« Reply #8 on: May 23, 2019, 08:09:13 AM »
I know Zuchheto slightly, or rather, we’ve corresponded,  he’s been in the Troubadour business for years and he’s very serious about making meaningful music out of it. It’s just that it’s not my cup of tea.

Very interesting. Well, I'll listen to his second volume, and report here, asap.



"Beauty must appeal to the senses, must provide us with immediate enjoyment, must impress us or insinuate itself into us without any effort on our part." - Claude Debussy

Offline Mandryka

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Re: The Troubadour Thread.
« Reply #9 on: May 23, 2019, 08:33:56 AM »
Very interesting. Well, I'll listen to his second volume, and report here, asap.

There’s an earlier thing he did which I like more in fact

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Offline Florestan

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Re: The Troubadour Thread.
« Reply #10 on: May 23, 2019, 08:52:01 AM »
Well, I listened to a random track of Zuccheto's 2nd volume and I can see where you're coming from --- the lady has a luscious, whore-ish tone for certainly. I liked it (honni soit qui mal y pense). And now that I think of it, is it not possible that those ladies were actually not your ordinary Istanbul brothel whores but courtesans well versed in the arts (such as the Venetians ones were centuries later)? Just asking.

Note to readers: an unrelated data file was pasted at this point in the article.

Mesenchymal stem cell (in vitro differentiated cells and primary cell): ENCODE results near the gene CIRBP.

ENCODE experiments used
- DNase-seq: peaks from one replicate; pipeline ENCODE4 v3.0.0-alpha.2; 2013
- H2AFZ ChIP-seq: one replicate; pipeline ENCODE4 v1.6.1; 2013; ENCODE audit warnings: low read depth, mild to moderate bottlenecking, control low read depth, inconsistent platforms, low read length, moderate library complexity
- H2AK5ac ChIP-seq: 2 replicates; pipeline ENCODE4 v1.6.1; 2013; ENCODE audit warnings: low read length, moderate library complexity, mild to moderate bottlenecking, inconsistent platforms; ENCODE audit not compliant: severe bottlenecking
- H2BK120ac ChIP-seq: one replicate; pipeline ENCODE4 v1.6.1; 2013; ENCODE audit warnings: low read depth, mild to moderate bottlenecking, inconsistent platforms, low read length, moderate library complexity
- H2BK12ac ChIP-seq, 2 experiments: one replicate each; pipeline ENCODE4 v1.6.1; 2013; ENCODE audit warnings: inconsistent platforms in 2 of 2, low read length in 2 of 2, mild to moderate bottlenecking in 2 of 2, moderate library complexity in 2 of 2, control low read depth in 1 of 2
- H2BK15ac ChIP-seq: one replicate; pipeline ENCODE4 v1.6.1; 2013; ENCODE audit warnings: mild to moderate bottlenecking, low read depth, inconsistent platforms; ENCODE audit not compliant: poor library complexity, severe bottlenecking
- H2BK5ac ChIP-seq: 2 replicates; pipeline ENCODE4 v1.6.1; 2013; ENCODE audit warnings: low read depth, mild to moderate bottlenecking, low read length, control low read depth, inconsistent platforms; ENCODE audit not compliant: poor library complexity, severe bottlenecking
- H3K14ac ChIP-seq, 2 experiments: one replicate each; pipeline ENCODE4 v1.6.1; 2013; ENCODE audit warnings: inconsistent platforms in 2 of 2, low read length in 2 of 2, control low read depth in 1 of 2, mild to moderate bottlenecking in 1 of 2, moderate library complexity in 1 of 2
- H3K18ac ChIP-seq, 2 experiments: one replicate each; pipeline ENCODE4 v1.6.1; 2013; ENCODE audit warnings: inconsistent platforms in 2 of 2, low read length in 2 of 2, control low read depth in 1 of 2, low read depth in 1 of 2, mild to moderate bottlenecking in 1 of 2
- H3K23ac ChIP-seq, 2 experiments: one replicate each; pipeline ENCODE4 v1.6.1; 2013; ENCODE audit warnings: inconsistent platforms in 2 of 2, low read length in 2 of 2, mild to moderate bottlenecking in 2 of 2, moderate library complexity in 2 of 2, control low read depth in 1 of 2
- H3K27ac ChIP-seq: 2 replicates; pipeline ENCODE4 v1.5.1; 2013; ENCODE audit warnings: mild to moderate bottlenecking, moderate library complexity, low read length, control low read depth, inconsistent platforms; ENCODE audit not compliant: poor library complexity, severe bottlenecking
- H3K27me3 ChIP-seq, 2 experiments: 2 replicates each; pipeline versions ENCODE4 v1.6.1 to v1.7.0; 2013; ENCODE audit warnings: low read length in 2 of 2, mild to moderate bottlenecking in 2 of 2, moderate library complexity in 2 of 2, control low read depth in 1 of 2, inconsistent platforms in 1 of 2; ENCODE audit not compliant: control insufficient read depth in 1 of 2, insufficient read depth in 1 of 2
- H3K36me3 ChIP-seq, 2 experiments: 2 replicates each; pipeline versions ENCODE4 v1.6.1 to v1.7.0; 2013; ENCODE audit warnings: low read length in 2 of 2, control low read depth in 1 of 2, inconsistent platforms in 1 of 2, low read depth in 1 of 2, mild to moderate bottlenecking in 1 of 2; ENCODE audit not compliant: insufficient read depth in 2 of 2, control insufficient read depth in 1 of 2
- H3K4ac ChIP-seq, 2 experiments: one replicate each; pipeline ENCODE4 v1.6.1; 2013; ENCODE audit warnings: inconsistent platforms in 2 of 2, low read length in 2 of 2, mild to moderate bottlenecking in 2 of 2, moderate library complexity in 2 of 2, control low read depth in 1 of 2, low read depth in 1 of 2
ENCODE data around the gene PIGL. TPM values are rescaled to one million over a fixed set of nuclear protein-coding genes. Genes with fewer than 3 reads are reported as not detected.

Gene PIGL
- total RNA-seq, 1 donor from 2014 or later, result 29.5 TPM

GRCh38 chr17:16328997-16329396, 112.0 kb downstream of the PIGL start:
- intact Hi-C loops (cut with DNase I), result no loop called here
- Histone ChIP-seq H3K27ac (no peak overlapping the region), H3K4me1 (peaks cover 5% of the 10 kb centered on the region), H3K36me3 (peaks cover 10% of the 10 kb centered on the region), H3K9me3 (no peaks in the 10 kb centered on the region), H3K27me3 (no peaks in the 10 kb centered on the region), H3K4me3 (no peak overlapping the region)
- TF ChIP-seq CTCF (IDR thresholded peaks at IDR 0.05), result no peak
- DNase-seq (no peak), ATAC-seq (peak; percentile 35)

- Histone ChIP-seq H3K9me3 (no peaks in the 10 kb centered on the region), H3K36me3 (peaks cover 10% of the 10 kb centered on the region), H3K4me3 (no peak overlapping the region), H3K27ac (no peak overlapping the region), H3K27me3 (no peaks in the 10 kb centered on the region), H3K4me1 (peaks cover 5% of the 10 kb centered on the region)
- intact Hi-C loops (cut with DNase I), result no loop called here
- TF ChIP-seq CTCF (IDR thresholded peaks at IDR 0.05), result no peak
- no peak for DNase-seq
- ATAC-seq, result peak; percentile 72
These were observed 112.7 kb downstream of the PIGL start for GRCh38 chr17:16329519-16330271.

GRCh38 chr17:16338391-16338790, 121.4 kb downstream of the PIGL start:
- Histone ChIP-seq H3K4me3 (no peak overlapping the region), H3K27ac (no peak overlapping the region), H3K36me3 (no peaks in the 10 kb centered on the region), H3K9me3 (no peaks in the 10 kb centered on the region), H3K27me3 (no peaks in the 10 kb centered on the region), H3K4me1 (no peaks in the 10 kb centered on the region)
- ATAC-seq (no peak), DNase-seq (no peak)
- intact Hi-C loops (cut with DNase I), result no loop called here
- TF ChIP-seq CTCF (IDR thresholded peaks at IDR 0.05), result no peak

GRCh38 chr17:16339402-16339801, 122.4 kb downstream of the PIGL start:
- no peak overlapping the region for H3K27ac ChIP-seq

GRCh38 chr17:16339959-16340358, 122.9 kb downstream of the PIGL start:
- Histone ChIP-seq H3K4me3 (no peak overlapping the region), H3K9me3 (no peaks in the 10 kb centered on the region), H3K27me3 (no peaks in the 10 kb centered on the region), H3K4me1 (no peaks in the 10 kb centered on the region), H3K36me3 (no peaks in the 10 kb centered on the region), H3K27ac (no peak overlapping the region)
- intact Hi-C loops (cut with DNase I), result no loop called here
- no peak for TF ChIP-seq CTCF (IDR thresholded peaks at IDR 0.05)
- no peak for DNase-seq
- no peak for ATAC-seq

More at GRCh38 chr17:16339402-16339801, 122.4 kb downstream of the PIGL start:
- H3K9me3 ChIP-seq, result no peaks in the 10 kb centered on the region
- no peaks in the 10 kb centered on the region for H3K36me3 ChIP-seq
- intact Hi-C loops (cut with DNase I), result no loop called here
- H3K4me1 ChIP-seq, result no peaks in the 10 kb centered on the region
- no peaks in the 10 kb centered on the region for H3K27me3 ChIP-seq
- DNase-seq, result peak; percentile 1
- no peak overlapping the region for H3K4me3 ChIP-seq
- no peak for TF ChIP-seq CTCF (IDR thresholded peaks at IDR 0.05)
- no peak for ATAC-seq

And don't you dare tell me that it was a uniquely Southern phenomenon ---  remember Venusberg in Tannhaeuser? Germans were just as much prone to wenching as the Southerners, if not more --- it's only that they were much more hypocritical about it and much more adept at disguising it as "serious, profound & metaphysical" love.  ;D

"Beauty must appeal to the senses, must provide us with immediate enjoyment, must impress us or insinuate itself into us without any effort on our part." - Claude Debussy

Offline Mandryka

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Re: The Troubadour Thread.
« Reply #11 on: May 23, 2019, 12:41:02 PM »
Why has your avatar suddenly got those bedroom eyes?